Why Empathy Is An Improviser’s Super Power
By Fernando A. Funes
Knowing how to read people’s emotions is amazing, and it’s what separates okay improvisers from the greats.
Being able to read my scene partner’s emotional state allows me to respond appropriately.
Unless my partner tells me what he wants me to do in a scene, or there was some type of premise generator (like a monologue) for us to have a shared bank of ideas to pull from, all I have is my ability to emotionally read my scene partner.
And this ability transfers over to real life too.
The other day I was at Target looking for heat pads for my low back pain.
I saw the store manager right at the entrance.
As I approached him, I saw him barking orders to two big security guards as they monitored the front registers of the store.
Obviously this wasn’t a good time to ask him for help. Maybe he was looking for a thief, or something had triggered him to that high level alertness.
Another cashier was in the area with a look of concern on her face.
Whatever was going on, the vibe he was giving out was for all the employees to be alert.
I don’t know if this is true; this is just the feeling I got from the situation, and it was all in a matter of seconds.
Not that anybody else could not read his agitated state. For me, it was just instant — there was no question that I had no business asking this guy for help.
It’s weird having this ability to read people’s emotions so quickly.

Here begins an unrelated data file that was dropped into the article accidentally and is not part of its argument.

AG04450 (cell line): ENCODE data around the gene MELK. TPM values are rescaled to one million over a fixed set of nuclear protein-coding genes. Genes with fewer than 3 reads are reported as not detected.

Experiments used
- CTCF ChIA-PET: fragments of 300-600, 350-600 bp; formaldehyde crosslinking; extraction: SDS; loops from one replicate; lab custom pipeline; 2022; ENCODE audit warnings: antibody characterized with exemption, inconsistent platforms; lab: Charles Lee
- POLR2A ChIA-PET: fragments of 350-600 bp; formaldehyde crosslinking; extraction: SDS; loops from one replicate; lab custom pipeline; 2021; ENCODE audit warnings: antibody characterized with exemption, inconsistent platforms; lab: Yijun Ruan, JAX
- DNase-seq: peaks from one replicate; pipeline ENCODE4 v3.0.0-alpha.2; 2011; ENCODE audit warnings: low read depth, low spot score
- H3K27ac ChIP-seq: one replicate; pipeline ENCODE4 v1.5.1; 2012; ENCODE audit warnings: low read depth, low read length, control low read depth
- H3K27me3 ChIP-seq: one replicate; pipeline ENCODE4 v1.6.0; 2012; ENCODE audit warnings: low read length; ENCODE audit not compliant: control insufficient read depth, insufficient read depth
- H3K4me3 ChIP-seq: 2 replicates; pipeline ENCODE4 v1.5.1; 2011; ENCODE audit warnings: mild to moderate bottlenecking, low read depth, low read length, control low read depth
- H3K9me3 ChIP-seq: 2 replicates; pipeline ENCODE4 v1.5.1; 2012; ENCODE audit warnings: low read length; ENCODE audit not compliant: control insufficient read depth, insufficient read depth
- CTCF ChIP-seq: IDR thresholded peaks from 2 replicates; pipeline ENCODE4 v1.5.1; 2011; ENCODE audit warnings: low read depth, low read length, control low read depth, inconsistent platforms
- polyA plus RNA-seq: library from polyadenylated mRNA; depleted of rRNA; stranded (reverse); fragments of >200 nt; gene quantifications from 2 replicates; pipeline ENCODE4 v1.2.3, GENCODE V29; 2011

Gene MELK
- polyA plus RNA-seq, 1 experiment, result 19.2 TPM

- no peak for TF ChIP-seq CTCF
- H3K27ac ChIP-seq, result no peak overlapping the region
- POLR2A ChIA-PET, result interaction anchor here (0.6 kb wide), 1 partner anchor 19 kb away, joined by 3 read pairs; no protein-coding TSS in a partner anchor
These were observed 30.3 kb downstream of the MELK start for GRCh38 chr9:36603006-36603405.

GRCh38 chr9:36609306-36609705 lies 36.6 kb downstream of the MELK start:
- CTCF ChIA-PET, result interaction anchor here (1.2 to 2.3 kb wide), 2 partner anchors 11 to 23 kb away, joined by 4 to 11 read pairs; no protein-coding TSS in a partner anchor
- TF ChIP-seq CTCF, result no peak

It’s almost like Spider-Man’s Spidey Sense. Spidey-Sense is Spider-Man’s warning system. It alerts him when danger is imminent and that he has to take immediate action if he’s going to avoid danger.
Spider-Man can sense when a car is being thrown at him by Dr. Octopus or whomever. His Spidey-Sense kicks in and he takes immediate action.
Although it begins automatic and unconscious, once he starts doing the action — dodging a car — he becomes conscious and aware of what’s going on, and he continues to avoid danger.
For improvisers, maybe our ability to read people’s emotions is our Spidey Sense — we’re able to read people’s current emotional states and we then know how to treat them.
We can read facial gestures, posture, and other physical cues to surmise how a person is feeling — and we can do it relatively fast (maybe even faster than the non-improviser?) and that’s what makes us above average in emotional intelligence.
I’m not saying other people can’t do this (empathy is easier for some than others); I’m just saying that improvisers have this trait honed and developed more than your average person.
And like Spider-Man, it’s not like an improviser can turn off their empathy. It’s active at all times of the day. Whether I’m at work, the grocery, or wherever, I can read people’s emotional states.
And if someone needs some empathy, and I can give it to them, I’ll do my best.
Sometimes someone is going through a shitty day and they just need someone to vent to. I’m down with that.
Sometimes, though, I can’t give the empathy they need because I’m in a rush, I have somewhere to be.
Or sometimes, I lack the patience to listen and not judge and just accept. Plus, I’m not a therapist.
But hey, when I can, I listen and I empathize. I don’t know if a lot of improvisers are this way.
Conclusion: empathy is a super power that improvisers have because of the demand of their art form.
It allows us to emotionally connect and understand what others are going through (to a certain extent), and because of that heightened ability, it’s one of the things that improvisers have that your non-improviser doesn’t have. It’s always nice to give empathy, but you can’t always give it.
Therefore, if you’re in a position where you can give it, do it because you’ll probably be helping someone out.
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Fernando A. Funes